CANADA FX DEBT-C$ pares this week's losses as oil prices climb

    * Canadian dollar at C$1.3389, or 74.69 U.S. cents
    * Bond prices slightly lower across the yield curve

    TORONTO, April 5 (Reuters) - The Canadian dollar
strengthened on Wednesday against its U.S. counterpart, paring
some of this week's losses as oil prices rose.
    U.S. crude        prices were up 1.25 percent at $51.67 a
barrel, helped by a fall in U.S. crude inventories and an outage
at Britain's largest North Sea oilfield.             
    Oil is one of Canada's major exports.
    Still, gains for the loonie were restrained as caution
prevailed in global markets before a potentially tense meeting
between U.S. President Donald Trump and his Chinese counterpart
Xi Jinping this week.             
    At 9:06 a.m. ET (1306 GMT), the Canadian dollar          was
trading at C$1.3389 to the greenback, or 74.69 U.S. cents,
stronger than Tuesday's close of C$1.3406, or 74.59 U.S. cents.
    The currency traded in a range of C$1.3379 to C$1.3409.
    On Tuesday, the Canadian dollar hit a nearly three-week low
against its U.S. counterpart at C$1.3455, pressured by a loss of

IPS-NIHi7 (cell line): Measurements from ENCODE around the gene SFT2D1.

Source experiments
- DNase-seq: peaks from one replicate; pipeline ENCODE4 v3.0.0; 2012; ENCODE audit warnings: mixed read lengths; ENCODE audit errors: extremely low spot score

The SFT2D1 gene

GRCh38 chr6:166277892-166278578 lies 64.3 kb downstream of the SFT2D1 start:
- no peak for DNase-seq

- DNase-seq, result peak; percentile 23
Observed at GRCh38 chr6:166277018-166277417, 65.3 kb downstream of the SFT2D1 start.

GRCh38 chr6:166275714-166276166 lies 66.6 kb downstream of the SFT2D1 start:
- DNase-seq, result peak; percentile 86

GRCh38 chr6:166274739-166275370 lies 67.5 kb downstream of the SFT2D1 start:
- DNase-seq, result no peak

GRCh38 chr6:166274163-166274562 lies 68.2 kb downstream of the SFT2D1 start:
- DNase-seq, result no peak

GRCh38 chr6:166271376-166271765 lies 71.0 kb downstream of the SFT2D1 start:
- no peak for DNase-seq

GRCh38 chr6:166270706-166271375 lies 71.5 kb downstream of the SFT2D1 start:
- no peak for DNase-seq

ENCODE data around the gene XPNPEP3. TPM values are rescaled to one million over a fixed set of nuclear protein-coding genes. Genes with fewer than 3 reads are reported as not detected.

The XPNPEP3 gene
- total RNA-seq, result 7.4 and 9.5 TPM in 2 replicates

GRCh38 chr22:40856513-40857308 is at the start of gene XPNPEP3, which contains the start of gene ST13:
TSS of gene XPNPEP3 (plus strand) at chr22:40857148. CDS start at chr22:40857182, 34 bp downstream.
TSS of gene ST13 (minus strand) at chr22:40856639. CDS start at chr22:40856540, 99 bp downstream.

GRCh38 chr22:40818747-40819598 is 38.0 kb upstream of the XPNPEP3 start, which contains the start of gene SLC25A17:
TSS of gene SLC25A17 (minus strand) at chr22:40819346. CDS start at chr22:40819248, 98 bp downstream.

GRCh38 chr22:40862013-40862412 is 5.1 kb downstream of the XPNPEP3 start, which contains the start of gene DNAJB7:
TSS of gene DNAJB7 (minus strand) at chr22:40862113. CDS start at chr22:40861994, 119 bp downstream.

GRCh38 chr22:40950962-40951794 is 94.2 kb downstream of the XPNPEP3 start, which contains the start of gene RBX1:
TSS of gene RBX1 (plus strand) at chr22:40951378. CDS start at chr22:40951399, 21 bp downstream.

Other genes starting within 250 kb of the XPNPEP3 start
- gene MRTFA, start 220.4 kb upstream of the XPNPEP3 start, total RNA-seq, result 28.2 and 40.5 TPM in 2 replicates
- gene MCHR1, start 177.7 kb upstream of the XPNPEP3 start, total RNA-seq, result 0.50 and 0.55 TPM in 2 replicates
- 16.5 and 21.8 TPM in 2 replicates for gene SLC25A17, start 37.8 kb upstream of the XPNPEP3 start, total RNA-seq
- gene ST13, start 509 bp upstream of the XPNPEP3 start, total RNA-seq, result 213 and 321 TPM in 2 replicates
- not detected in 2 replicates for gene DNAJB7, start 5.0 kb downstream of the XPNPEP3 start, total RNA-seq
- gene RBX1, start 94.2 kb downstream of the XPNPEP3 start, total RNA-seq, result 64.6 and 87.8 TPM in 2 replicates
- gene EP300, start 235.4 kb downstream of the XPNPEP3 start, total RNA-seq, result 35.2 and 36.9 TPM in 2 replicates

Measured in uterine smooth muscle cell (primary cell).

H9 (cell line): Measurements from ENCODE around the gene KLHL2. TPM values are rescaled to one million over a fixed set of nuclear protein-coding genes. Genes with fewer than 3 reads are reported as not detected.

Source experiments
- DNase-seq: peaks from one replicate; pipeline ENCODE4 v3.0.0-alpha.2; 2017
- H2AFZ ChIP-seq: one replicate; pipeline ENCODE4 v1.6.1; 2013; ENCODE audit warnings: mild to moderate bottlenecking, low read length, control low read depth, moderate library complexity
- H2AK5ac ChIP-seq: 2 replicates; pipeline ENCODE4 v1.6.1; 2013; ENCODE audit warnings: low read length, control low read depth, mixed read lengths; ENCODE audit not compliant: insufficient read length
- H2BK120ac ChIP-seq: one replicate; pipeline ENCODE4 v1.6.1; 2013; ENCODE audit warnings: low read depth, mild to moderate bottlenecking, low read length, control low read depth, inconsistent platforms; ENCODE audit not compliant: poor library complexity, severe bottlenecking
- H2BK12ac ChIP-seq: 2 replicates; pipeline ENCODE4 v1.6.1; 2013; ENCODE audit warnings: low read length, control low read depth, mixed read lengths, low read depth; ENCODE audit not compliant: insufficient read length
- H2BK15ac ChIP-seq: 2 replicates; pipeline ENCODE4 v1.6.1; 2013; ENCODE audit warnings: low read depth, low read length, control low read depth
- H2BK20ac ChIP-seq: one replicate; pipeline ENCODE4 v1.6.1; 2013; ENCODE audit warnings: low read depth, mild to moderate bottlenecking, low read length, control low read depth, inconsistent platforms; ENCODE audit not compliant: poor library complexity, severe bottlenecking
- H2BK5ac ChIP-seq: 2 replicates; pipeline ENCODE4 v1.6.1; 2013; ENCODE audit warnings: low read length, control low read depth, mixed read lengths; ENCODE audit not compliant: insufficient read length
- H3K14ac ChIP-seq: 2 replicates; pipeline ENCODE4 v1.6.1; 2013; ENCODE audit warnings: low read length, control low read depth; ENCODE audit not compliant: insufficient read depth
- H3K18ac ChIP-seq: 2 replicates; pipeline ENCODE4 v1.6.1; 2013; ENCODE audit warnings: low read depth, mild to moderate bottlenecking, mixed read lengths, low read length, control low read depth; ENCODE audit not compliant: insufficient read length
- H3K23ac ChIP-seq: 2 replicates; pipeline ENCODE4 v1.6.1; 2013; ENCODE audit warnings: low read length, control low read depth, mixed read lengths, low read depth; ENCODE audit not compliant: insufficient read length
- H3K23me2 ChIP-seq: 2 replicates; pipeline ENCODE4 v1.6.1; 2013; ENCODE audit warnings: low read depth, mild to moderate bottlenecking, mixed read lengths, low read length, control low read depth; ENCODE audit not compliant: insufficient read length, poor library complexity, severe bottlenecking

risk appetite and domestic data showing an unexpected trade
    It has retreated 0.7 percent this week after finishing the
first quarter with a 1 percent gain.
    The U.S. dollar        was little changed on Wednesday ahead
of the release of minutes from the last U.S. Federal Reserve
meeting even as U.S. private employers added 263,000 jobs in
March, well above economists' expectations.             
    Canadian government bond prices were slightly lower across
the yield curve, with the two-year            down 2 Canadian
cents to yield 0.749 percent and the 10-year             falling
5 Canadian cents to yield 1.588 percent.
    On Tuesday, the 10-year yield touched its lowest in four
months at 1.545 percent as U.S. Treasury yields declined on
doubts about the ability of U.S. President Donald Trump to enact
fiscal stimulus.
    Canada's employment report for March is due on Friday.
Economists forecast that Canada added just 5,000 jobs after a
strong run of employment gains.         

 (Reporting by Fergal Smith Editing by W Simon)